Now let’s return to the firm’s objective: profit. Because economists and accountants measure costs differently, they also measure profit differently. An economist measures a firm’s economic profit as the firm’s total revenue minus all the opportunity costs (explicit and implicit) of producing the goods and services sold. An accountant measures the firm’s accounting profit as the firm’s total reven~e minus only the firm’s explicit costs.

Figure 1 summarizes this difference. Notice that because the accountant ignores the implicit costs, accounting profit is usually larger than economic profit. For a business to be profitable from an economist’s standpoint, total revenue must cover all the opportunity costs, both explicit and implicit.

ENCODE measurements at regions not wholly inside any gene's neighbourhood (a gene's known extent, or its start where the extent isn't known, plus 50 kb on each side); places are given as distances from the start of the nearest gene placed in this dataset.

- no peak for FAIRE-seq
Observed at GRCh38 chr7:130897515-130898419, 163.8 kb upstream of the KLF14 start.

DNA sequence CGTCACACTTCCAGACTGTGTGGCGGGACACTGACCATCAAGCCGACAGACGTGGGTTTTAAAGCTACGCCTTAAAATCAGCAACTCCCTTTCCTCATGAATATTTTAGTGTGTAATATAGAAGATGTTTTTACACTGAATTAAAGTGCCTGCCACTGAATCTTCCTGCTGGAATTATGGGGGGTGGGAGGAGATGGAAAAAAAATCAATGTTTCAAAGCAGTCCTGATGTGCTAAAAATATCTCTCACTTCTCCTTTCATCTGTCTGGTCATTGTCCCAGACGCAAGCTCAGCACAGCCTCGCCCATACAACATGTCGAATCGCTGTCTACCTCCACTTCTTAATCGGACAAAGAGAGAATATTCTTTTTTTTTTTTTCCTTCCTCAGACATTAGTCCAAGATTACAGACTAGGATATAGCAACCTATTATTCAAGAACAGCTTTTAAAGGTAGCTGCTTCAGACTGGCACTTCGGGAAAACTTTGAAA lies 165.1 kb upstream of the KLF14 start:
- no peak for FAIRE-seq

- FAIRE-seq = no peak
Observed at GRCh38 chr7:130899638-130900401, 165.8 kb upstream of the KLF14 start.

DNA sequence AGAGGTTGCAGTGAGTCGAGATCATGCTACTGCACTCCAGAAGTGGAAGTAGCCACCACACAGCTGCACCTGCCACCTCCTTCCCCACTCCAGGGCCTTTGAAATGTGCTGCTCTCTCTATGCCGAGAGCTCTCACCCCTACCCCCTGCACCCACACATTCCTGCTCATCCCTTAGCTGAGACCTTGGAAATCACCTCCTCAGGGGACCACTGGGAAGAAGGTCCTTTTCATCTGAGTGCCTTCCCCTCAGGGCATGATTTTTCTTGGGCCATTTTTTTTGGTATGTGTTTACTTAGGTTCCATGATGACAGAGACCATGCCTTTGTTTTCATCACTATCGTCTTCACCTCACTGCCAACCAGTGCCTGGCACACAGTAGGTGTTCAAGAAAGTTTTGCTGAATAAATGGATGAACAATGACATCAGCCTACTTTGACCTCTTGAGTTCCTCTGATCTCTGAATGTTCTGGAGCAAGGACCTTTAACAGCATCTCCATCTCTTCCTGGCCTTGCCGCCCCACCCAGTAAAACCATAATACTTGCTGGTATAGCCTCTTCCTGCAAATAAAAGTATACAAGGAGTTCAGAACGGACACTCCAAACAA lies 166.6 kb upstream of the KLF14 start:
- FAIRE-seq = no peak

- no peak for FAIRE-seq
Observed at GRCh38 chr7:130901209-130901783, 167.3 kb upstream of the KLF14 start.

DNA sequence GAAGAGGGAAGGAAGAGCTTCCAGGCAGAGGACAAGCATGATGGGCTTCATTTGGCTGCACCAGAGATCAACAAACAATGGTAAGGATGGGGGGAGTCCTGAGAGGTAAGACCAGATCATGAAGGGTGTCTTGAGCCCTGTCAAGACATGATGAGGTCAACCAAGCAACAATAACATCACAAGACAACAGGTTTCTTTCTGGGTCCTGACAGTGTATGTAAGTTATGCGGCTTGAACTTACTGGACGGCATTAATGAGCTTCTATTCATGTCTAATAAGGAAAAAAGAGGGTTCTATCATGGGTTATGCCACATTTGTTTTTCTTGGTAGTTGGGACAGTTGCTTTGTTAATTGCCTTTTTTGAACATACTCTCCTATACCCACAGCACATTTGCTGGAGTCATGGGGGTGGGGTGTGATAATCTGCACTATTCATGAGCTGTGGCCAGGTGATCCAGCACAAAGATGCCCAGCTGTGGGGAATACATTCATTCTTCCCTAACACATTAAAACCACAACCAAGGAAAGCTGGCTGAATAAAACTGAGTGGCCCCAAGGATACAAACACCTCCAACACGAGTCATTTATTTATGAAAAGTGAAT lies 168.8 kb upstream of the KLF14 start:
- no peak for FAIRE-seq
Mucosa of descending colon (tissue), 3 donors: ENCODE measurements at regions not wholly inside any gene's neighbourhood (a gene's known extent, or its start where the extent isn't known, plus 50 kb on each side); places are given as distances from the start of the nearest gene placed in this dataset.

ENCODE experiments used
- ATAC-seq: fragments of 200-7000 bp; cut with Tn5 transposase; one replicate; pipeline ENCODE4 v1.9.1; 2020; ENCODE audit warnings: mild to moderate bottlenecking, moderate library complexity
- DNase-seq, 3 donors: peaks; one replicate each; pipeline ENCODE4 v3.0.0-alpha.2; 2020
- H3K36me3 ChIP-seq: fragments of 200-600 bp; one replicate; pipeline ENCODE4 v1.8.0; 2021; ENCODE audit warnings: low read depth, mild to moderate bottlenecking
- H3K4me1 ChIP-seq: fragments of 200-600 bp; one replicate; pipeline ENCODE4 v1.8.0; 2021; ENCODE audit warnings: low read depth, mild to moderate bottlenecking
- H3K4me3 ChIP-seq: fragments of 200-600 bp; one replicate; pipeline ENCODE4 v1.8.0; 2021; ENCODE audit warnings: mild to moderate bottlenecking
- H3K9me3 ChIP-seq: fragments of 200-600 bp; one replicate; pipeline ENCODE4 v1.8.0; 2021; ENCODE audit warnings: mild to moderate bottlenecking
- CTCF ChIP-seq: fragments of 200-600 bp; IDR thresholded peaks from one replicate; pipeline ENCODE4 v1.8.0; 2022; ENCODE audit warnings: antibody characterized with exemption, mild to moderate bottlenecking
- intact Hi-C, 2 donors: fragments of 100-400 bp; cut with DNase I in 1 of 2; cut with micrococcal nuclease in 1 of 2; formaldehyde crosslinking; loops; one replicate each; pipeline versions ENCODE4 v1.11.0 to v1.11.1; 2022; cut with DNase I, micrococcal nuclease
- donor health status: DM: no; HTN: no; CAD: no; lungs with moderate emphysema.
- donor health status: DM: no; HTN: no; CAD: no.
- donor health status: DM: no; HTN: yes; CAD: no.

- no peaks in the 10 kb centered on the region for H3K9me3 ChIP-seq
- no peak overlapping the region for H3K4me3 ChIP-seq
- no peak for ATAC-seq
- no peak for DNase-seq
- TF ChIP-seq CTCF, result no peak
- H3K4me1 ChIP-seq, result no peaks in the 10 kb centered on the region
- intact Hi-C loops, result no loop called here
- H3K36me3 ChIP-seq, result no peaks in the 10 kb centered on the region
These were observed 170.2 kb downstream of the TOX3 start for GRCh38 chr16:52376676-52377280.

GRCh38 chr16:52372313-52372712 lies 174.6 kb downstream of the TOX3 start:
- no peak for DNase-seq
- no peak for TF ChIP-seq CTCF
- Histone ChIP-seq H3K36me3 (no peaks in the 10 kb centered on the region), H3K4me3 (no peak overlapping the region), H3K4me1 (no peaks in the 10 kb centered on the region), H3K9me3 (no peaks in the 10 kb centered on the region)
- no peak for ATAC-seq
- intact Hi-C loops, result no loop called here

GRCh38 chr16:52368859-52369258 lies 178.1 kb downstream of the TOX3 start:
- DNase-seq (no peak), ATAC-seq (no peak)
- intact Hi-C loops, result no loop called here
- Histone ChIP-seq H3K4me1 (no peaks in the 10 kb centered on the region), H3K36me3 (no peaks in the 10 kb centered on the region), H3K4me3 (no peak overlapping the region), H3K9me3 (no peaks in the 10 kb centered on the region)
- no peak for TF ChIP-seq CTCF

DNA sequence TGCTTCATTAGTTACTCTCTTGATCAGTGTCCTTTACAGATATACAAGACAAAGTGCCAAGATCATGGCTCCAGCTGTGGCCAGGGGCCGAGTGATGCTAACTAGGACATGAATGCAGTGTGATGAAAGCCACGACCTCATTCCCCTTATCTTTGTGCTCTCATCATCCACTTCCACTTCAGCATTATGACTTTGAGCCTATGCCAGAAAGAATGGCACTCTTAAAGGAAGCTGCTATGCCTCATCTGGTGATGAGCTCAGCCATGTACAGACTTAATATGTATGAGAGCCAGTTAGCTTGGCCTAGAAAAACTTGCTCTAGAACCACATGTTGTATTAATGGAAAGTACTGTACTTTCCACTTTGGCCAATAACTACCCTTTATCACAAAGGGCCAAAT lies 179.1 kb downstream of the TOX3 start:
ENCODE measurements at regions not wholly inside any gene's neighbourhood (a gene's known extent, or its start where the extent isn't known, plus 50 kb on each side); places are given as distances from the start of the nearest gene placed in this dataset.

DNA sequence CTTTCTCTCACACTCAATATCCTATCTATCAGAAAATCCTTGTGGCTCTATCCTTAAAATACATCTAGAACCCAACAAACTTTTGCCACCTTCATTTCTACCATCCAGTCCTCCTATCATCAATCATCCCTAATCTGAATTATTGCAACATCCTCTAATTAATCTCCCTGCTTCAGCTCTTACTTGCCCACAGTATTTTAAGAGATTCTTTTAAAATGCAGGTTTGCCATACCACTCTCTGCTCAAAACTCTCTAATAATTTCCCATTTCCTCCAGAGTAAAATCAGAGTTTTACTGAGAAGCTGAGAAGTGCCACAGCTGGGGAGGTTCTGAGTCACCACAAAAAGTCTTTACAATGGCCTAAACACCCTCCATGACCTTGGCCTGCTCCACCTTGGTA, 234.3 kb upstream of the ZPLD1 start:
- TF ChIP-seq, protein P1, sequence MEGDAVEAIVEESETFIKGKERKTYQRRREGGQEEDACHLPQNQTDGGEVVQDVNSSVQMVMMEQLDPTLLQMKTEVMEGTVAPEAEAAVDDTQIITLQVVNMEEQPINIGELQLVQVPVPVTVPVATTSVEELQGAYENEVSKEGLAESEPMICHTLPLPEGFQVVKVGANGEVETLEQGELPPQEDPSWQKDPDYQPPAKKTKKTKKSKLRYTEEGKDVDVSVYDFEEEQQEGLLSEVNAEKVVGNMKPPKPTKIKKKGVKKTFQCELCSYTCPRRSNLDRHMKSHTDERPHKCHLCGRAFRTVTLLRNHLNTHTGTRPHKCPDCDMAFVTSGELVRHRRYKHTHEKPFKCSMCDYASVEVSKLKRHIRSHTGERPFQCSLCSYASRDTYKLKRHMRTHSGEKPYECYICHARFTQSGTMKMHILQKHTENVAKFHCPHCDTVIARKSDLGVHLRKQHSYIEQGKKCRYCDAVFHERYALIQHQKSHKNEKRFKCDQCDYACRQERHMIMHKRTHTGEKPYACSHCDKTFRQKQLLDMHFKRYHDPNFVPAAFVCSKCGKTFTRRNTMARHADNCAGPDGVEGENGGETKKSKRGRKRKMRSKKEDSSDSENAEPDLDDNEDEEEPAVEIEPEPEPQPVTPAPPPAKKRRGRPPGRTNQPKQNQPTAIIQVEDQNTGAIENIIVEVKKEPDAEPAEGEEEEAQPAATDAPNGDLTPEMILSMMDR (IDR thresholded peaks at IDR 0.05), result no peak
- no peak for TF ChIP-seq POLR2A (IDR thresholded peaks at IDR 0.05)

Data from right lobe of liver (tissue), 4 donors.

Economic profit is an important concept because it is what motivates the firms that supply goods and services. As we will see, a firm making positive economic profit will stay in business. It is covering all its opportunity costs and has some revenue left to reward the firm owners. When a firm is making economic losses (that is, when economic profits are negative), the business owners are failing to make enough to cover all the costs of production. Unless conditions change, the firm owners will eventually close the business down and exit the industry. To understand how industries evolve, we need to keep an eye on economic profit.

Figure 1 Economists versus Accountants

[av_button label='Get Any Economics Assignment Solved for US$ 55' link='manually,' link_target='' color='red' custom_bg='#444444' custom_font='#ffffff' size='large' position='center' icon_select='yes' icon='ue859' font='entypo-fontello']

Share This